Pet Q and A: 19/01/13

Have your say

Pet expert Stuart McMorrow answers your questions

Q. I have a five-year-old neutered male rabbit and I want to introduce him to a female for company. How should I go about introducing them safely?

A. Being kept alone can lead to loneliness and boredom in rabbits, so it is good that you want to find your bunny a suitable companion. A neutered male with a neutered female is usually best. First swap some of both rabbits’ bedding so that they can become familiar with each other’s smell. A few days later, place your male rabbit in an exercise run with a mesh divide. The run should be placed somewhere neutral, where neither of the rabbits have been before. After several days, if both are calm around each other, remove the mesh. All of this should be supervised for short sessions at first and return the divide if there are any fights. When both rabbits are calm and happy in each other’s company you can be confident that they can live together safely – but always keep close eye on them.

Q. My eight-year-old dog has always been quite ‘big boned’ but recently he has put on more weight. Even though he is fed a diet food, and goes for lots of long walks he doesn’t seem to be losing the excess. I’m worried he might suffer from arthritis due to the extra weight.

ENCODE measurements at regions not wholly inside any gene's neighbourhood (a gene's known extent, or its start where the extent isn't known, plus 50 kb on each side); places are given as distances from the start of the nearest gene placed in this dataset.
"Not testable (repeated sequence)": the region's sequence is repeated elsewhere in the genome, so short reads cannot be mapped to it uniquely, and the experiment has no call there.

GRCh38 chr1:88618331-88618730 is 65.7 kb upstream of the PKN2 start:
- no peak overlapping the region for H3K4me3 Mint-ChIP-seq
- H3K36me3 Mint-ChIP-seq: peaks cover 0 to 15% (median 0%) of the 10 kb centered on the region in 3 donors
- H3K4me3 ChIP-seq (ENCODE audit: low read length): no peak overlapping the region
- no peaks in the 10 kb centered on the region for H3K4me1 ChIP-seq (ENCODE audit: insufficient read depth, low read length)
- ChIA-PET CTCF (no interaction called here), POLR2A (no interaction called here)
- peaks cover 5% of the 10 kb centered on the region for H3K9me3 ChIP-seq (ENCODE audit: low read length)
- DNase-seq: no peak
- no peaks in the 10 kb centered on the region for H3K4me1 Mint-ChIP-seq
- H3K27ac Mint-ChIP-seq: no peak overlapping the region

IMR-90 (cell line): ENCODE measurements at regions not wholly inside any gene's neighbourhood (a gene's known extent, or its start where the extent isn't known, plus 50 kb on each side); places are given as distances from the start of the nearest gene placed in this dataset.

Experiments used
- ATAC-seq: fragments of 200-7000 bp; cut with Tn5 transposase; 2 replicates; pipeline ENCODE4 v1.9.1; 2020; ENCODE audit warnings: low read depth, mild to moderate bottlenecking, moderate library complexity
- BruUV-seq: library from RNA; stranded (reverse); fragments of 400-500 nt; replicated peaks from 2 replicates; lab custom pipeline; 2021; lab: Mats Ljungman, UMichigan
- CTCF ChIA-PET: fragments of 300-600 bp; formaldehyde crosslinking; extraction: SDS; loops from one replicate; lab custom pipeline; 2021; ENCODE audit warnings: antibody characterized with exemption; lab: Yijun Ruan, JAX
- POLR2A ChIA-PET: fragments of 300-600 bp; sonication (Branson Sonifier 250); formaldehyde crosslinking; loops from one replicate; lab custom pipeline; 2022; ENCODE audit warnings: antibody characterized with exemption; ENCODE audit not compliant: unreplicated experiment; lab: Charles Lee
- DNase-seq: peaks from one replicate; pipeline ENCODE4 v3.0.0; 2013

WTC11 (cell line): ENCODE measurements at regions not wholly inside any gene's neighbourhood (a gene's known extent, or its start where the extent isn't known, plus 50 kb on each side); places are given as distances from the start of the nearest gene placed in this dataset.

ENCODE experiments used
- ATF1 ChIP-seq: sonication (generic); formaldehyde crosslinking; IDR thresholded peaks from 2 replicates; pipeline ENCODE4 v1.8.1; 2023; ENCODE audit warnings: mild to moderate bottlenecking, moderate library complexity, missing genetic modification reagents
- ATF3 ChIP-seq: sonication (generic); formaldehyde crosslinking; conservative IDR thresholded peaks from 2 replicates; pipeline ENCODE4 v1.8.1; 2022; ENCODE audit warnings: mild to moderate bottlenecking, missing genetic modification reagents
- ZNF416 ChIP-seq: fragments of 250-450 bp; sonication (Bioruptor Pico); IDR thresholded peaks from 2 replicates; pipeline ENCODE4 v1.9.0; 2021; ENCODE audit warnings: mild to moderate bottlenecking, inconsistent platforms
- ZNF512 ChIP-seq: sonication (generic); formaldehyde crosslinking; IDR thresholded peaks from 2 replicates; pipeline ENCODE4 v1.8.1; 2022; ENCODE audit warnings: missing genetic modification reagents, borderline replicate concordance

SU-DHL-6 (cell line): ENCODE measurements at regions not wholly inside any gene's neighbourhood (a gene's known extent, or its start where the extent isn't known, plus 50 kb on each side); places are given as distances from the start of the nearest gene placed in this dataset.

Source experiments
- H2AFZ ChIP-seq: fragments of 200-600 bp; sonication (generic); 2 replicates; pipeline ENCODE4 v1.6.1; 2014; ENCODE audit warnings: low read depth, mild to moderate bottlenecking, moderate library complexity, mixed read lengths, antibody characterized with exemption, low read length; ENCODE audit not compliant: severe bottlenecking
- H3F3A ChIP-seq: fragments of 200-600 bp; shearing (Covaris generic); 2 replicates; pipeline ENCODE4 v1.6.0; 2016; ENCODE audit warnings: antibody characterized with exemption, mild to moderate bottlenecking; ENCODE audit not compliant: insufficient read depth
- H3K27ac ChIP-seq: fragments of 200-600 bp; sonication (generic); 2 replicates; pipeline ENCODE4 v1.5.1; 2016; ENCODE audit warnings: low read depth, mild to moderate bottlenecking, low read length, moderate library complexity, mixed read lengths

A. First, take your dog to your vet to be health-checked. This will make sure he doesn’t have a medical problem and can lose weight safely. Food and exercise will then need to be monitored and your vet will advise how to do this. Treats and scraps are a common culprit when it comes to pet obesity and will need to stop. Many practices run weight clinics.

Q. My two-year-old guinea pig, Boris, has bright pink eyes and I’m really worried as I thought only white animals have pink eyes.

A. It can be normal for a guinea pig’s eyes to be quite pink. However, if a guinea pig develops conjunctivitis, the skin around the edges of the eye becomes reddened and inflamed. You should take him to your vet for a check-up.